If growing older gives someone license to reminisce, Cindy Hiester and I took full advantage of our years when we looked back on an event we helped hatch 22 years ago, the Great Columbia Crossing. Both of us were members of the initial race committee that got the Crossing going.
In fact, Hiester is probably the least-celebrated key figure in the history of the GCC. For the first 10 years the event was happening, she and her business students at Knappa High School processed event registrants and tabulated results.
"I've always thought that real work is the best training students can receive," says Hiester, now in her 27th year at Knappa. "And the Crossing was the first real-life training used in Knappa High business classes." In lieu of Crossing involvement these days, Hiester's students operate and manage an actual bank, the only high school branch of the Bank of Astoria.
Here are a decade's worth of behind-the-scenes fond memories and memorable moments from past Great Columbia Crossings to ponder and laugh about while you're training for this year's event.
Besides getting permission from the states of Oregon and Washington to stage a race across the Astoria Bridge (walkers weren't part of the event until a decade or so ago), the first race committee was charged with the task of devising a traffic plan acceptable to all the state, county and municipal agencies involved with the event - no small task. Local dentist Jeff Leinassar fashioned a strategy that has stood the test of time, even though almost every other detail of the GCC has been revised.
No one knew how many participants to expect for the first crossing. When more than 1,500 showed up, race committee members were simultaneously gratified and horrified. Fortunately Mark Steinberg - then a Knappa High School science teacher and now a Seattle-area resident - was in charge of the finish line, the most problematic part of the event. Wary of electronic timing, Steinberg designed a manual check-off system for finishers. It didn't work perfectly, but it was the only arrangement we had at our disposal when our timing apparatus arrived from Salem on race morning out of order.
I was aboard the first bus that transported runners from the Port of Astoria (race headquarters the first year) to the starting line at Chinook County Park in Washington. This was back when the Astoria Bridge cost money to cross. Problem was, no one told the toll booth operator we were coming. I had to hop out of the bus and guarantee payment before that conscientious State-of-Oregon employee would allow our group of howling runners and one exasperated driver to pass.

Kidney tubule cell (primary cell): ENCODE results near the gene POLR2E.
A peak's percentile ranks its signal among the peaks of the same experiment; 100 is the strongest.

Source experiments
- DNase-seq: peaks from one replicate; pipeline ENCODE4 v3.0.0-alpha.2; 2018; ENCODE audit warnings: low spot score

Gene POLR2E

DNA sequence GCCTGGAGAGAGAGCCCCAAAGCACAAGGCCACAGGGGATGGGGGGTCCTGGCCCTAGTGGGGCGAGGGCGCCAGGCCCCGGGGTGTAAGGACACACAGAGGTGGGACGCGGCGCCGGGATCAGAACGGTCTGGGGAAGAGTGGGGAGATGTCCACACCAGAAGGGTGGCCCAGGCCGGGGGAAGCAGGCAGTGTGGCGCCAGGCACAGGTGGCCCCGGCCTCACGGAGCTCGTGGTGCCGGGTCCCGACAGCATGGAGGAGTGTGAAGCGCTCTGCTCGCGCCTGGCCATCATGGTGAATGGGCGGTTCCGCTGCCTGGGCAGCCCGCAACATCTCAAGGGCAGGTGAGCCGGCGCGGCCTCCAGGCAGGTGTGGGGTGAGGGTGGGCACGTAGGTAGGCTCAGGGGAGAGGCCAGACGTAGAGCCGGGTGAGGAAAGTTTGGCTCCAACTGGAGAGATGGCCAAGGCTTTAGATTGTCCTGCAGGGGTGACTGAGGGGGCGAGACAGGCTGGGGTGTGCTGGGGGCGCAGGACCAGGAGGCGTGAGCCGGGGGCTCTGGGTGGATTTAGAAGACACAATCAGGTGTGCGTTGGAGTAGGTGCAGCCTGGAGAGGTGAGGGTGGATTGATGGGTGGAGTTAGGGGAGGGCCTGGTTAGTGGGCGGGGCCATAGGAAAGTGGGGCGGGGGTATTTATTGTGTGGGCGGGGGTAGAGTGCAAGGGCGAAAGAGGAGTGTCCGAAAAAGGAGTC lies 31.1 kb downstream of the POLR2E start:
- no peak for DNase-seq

Three days before one of the early crossings, Hiester and I staged an all-night race packet stuff-a-thon at Knappa High School, assisted by former English teacher Susi Brown and Oregon State Forestry employee Steve Skinner. Our foursome toiled from 10:30 Thursday evening until 8:30 Friday morning. And we got more than 1,000 packets completed in time for pickup Friday night.
The weather in 1985 wasn't just bad; it was atrocious! Winds crested at 60 miles an hour and nonstop rain fell in sideways torrents. The rallying cry among that year's participants became "I survived '85." Runners in the lead pack said they regularly switched places because none of them could stand straight for very long running into the wind and rain.
That same year, I volunteered for traffic duty on the Astoria side of the interstate bridge. After more than three hours exposed to the horrendous weather, I was so wet and cold that I hustled home and took a hot bath with my clothes on.
After yet another wet crossing, results were tabulated on computers at Astoria's Clatsop Community College. Hiester's students were imputing results, but they could barely decipher the result sheets because the pages were wet and stuck together. No problem for that group of inventive teens: They used hair dryers to blow-dry the papers and make the names and times legible.
In one of the late-'80s Crossings, a handful of volunteers - four students and one adult - were inadvertently left on the Washington side of the interstate bridge without a way to get back to Astoria. Seems the driver of the "sweeper" bus mistakenly passed them without stopping. In desperation, the volunteers hitched a ride from a motorist.
Walkers used to get a head start in the Crossing. The years Hiester participated as a walker, she fondly recalls being passed by flocks of runners and shouting encouragement as they raced by.
Lois Kiljis and Andy Piercy, two Tacoma, Wash., residents, met at the first crossing and became fast friends with the ever-hospitable Hiester. Now married, Kiljis and Piercy have participated in every crossing, and they visit Hiester every October in Astoria.
Richard Fencsak is co-owner of Bikes and Beyond. His column appears the second and fourth Thursday of each month in The Daily Astorian.
22nd annual Great Columbia CrossingWhat: A 10-kilometer (6.2-mile) run or walk across the Astoria Bridge from Washington to Oregon.
When: Oct. 12, 9 a.m.
Cost: $20 by Sept. 30, $25 thereafter.
Info: Astoria-Warrenton Area Chamber of Commerce, 325-6311; online at www.greatcolumbiacrossing.com